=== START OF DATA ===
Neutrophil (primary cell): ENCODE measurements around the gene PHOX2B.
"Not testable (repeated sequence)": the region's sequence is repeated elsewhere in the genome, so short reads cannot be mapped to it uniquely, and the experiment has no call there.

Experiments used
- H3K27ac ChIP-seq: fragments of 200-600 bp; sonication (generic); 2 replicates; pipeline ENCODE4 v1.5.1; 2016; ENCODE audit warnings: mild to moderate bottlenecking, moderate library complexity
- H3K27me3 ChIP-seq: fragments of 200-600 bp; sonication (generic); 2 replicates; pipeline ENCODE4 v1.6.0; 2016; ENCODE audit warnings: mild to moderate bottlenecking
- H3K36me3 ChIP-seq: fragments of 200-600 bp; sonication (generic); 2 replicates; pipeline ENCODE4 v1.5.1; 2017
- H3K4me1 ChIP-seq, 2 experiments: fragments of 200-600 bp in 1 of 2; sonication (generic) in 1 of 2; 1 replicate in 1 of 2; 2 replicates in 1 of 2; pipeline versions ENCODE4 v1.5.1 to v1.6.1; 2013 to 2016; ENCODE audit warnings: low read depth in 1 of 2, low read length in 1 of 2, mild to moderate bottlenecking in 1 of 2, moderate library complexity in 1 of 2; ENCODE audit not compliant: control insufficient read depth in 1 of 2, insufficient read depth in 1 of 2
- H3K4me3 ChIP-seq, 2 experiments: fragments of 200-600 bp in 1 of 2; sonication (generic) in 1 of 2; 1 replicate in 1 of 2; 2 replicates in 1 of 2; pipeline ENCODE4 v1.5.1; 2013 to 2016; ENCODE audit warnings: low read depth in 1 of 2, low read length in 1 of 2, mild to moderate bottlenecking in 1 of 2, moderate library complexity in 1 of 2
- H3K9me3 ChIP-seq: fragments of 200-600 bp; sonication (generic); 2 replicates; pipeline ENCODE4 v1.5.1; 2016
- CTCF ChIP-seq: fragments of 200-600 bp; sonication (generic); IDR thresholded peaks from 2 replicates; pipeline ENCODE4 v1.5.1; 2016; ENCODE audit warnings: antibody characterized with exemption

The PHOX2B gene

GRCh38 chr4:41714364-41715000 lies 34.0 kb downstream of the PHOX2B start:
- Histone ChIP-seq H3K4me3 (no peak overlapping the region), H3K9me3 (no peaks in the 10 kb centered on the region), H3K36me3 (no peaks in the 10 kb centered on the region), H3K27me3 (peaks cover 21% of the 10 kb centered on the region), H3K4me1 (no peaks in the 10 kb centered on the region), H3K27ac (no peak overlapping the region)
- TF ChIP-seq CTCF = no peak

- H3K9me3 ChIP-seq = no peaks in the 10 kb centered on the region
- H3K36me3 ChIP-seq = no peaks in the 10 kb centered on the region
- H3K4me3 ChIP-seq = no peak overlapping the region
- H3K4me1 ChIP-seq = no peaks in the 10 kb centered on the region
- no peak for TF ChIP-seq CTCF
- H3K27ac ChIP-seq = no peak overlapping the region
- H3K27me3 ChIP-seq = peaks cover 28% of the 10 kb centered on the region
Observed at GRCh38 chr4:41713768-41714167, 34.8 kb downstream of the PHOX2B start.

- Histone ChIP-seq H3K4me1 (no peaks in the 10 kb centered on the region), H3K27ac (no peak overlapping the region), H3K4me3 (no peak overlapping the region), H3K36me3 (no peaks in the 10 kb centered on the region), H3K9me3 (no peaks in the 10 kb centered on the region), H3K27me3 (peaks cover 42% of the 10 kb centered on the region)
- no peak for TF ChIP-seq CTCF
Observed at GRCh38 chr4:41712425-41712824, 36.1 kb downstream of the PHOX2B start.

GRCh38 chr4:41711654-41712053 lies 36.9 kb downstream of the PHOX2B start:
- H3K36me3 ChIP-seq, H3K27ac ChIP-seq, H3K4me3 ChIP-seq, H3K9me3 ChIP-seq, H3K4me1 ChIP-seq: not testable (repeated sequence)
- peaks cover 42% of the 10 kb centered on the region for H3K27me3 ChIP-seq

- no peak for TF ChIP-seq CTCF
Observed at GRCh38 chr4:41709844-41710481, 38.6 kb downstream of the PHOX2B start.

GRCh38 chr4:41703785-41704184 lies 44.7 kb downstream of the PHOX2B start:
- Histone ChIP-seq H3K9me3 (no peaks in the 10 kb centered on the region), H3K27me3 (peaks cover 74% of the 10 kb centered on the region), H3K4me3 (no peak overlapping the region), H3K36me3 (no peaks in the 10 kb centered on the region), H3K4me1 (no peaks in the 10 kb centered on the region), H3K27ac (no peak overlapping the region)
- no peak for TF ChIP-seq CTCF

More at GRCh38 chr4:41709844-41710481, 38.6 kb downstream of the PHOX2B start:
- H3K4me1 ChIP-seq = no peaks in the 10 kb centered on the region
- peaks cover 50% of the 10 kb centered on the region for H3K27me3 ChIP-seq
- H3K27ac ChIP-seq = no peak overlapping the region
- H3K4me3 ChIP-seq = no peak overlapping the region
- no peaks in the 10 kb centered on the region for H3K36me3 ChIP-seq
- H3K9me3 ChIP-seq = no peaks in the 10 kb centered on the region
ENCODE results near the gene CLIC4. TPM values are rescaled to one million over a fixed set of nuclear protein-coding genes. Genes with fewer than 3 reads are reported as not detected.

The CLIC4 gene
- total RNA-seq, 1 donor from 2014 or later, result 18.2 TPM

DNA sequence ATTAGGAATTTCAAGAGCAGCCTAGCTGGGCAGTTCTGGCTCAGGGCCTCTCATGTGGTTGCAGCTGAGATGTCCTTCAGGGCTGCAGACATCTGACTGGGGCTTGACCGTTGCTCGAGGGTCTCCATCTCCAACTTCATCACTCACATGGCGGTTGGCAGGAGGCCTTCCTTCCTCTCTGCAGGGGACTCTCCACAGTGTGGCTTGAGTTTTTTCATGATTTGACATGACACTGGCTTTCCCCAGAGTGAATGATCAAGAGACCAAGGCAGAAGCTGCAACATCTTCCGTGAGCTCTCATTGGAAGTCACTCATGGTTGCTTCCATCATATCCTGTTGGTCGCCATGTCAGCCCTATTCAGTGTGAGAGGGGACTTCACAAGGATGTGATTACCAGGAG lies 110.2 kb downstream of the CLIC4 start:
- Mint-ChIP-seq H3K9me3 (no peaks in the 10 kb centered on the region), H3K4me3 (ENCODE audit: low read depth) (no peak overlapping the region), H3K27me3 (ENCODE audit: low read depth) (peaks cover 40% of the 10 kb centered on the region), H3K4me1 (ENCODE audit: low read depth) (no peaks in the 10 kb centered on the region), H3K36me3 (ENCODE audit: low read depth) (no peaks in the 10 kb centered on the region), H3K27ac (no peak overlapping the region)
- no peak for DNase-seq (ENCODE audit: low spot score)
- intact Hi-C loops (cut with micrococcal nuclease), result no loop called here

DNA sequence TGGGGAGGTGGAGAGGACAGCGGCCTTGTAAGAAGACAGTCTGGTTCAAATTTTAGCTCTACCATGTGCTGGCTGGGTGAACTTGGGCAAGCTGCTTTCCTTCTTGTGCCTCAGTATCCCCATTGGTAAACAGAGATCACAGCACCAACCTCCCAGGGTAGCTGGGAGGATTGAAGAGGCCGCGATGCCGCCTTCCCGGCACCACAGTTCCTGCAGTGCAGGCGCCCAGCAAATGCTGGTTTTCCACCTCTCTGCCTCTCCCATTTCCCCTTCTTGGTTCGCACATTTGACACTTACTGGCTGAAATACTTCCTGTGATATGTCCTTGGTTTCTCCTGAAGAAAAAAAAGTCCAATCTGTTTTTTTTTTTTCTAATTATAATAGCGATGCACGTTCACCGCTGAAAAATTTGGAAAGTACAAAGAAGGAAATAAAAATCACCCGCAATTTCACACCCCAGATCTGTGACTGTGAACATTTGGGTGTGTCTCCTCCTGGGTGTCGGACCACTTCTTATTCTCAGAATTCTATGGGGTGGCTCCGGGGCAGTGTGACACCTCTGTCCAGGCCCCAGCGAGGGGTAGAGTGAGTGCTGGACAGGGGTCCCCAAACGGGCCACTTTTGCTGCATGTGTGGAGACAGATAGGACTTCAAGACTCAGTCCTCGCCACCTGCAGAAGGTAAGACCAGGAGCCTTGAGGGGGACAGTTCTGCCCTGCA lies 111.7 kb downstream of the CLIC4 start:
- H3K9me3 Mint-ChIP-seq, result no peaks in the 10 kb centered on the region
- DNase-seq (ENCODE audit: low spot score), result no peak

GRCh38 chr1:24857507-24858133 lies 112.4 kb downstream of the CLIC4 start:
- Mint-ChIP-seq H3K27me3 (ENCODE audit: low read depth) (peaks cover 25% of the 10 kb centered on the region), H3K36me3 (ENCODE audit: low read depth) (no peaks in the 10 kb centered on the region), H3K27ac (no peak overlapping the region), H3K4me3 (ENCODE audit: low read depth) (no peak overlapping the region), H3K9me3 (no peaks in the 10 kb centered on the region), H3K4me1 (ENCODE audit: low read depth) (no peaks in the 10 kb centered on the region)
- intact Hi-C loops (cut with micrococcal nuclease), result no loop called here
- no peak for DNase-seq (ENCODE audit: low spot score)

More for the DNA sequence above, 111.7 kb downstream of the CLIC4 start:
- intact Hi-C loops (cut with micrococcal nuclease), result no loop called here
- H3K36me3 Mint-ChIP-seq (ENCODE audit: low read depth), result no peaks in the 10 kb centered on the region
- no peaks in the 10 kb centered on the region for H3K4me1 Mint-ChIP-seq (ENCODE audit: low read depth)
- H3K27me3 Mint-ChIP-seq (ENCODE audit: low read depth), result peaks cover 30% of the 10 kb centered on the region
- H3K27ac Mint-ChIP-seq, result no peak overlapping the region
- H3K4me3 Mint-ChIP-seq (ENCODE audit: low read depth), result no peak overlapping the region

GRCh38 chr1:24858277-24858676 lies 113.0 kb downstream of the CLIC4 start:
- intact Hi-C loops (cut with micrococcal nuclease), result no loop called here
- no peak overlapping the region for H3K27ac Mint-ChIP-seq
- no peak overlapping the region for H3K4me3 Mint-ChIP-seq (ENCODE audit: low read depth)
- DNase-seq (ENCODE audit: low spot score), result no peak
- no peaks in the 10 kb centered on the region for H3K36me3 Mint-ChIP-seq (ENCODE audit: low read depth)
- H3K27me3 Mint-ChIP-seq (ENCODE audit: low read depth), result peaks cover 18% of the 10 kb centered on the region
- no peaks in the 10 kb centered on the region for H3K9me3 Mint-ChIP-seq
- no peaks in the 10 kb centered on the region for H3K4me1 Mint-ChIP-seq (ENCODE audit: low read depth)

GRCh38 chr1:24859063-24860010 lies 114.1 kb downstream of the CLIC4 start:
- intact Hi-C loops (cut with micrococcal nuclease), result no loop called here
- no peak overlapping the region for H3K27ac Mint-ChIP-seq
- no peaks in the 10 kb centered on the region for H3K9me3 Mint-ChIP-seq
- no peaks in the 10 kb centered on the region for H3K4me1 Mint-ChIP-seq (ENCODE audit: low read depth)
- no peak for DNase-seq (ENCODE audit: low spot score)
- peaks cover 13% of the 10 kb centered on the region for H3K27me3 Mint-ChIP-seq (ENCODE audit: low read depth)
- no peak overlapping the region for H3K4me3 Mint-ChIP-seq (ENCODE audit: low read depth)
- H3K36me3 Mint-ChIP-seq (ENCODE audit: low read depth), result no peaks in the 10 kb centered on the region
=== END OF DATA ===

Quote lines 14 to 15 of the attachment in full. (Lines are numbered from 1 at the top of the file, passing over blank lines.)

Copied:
- TF ChIP-seq CTCF = no peak

- H3K9me3 ChIP-seq = no peaks in the 10 kb centered on the region